Olympic medal winner Ji Wallace never saw his sexuality as a big issue. Especially in the lead-up to the Sydney Games. His sole focus in life was trampolining and there wasn’t time to think about anything else.

After winning silver in 2000 he hung up his leotard to focus on other things -“ like himself. Now, five years later, the 27-year-old has decided to come out of retirement and out of the closet.

On Friday Wallace revealed he was gay in Melbourne gay newspaper MCV, making him one of the first Aussie Olympians ever to do so.

He said he hoped his revelation might help other gay people feel comfortable to be themselves.

I’m not exactly announcing to the world that I’m gay. I’ve been out to my family and friends for a very long time, he told Sydney Star Observer.

Having said that, I guess I am really, because from a media and a public perspective nobody was aware of it.

If I can lead the way and help make it easier for other people to get out there and be themselves and be as successful as they want to be at whatever their chosen path is, well, all the more good for it.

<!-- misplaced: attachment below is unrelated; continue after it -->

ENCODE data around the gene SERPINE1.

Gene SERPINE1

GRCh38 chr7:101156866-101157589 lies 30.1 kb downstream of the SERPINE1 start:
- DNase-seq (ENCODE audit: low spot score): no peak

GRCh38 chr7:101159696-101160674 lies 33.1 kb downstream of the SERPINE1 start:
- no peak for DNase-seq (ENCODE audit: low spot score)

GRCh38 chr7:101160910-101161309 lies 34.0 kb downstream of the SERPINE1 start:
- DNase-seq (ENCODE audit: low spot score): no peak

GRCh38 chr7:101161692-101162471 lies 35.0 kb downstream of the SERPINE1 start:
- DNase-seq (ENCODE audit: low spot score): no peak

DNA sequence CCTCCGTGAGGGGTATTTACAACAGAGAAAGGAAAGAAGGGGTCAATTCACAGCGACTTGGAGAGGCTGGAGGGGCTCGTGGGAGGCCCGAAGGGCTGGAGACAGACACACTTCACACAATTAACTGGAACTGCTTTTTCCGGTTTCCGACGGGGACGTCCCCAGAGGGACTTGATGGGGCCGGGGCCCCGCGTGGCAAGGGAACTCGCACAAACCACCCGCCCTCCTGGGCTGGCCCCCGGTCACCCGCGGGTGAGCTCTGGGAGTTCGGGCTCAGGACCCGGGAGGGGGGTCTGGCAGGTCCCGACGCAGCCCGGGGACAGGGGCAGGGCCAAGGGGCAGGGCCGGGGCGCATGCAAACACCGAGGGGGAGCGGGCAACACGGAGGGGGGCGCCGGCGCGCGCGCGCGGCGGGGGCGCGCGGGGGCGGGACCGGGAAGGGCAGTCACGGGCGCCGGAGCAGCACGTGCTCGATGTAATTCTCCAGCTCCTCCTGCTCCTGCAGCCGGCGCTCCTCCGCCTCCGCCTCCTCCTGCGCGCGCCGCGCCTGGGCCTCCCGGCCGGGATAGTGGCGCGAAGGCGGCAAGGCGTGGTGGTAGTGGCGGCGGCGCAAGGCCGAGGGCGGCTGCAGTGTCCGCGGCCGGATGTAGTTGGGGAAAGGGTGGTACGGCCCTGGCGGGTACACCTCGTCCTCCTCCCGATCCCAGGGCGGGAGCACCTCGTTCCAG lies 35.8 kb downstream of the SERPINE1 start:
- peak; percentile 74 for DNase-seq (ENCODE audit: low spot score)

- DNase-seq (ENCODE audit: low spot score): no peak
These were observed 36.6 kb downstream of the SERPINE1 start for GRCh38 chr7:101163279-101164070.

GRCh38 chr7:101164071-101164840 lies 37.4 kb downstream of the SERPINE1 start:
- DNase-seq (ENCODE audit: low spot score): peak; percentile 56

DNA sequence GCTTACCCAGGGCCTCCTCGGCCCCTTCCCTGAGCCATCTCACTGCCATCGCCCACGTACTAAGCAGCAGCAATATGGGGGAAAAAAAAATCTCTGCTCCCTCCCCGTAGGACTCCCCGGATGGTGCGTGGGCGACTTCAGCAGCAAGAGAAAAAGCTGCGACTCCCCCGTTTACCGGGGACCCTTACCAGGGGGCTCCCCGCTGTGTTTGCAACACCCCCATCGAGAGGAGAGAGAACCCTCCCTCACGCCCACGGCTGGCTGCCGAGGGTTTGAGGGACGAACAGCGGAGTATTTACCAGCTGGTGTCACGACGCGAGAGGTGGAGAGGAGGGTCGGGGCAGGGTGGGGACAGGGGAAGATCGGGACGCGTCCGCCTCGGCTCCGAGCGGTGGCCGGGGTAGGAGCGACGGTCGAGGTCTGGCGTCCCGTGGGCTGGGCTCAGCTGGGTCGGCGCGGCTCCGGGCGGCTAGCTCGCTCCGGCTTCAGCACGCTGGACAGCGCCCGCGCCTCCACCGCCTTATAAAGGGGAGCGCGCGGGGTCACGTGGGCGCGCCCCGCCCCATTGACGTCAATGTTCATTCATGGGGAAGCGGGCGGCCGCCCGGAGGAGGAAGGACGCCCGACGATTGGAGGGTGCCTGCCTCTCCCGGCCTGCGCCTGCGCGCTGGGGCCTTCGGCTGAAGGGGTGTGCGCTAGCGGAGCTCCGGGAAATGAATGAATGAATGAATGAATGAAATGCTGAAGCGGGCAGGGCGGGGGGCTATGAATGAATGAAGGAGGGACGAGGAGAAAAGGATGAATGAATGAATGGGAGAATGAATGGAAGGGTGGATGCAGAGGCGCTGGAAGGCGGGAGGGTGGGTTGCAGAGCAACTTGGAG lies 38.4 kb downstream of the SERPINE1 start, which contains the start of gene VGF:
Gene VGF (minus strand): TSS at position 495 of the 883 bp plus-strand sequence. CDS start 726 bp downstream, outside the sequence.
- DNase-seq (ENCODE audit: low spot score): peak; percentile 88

The response to his announcement has been overwhelmingly positive, he said.

I’ve had quite a few calls from other athletes saying, -˜Good on you,’ both from straight and gay athletes. Everybody’s been very, very supportive. A couple of the gay ones have said it’s something they’re not quite prepared to do. It’s certainly up to each person.

While he hopes he might have helped pave the way for other gay athletes, he’s not expecting to see every Tom, Dick and Harry coming out of the closet.

Wallace informed Gymnastics Australia and the South Australia Sports Institute -“ where he’s training-“ of his plans to come out and they were supportive of his decision.

He doesn’t currently have a sponsor but believes his openness about his sexuality might make him more attractive to sponsors, as they know there are no hidden agendas or anything that could be leaked out, so they know what they’re getting into.

After retiring in 2000 Wallace tried his hand at aerial skiing before taking up a nine-to-five office job working for Nike Australia in accounts and customer service.

At the beginning of this year he realised it was time to return to the trampoline and he’s now back in the national team.

He has his sights firmly set on the next Olympics in Beijing in 2008. After all, he has some unfinished business to take care of.

I came second in Sydney, and although silver is nice I’m definitely gunning for gold this time.

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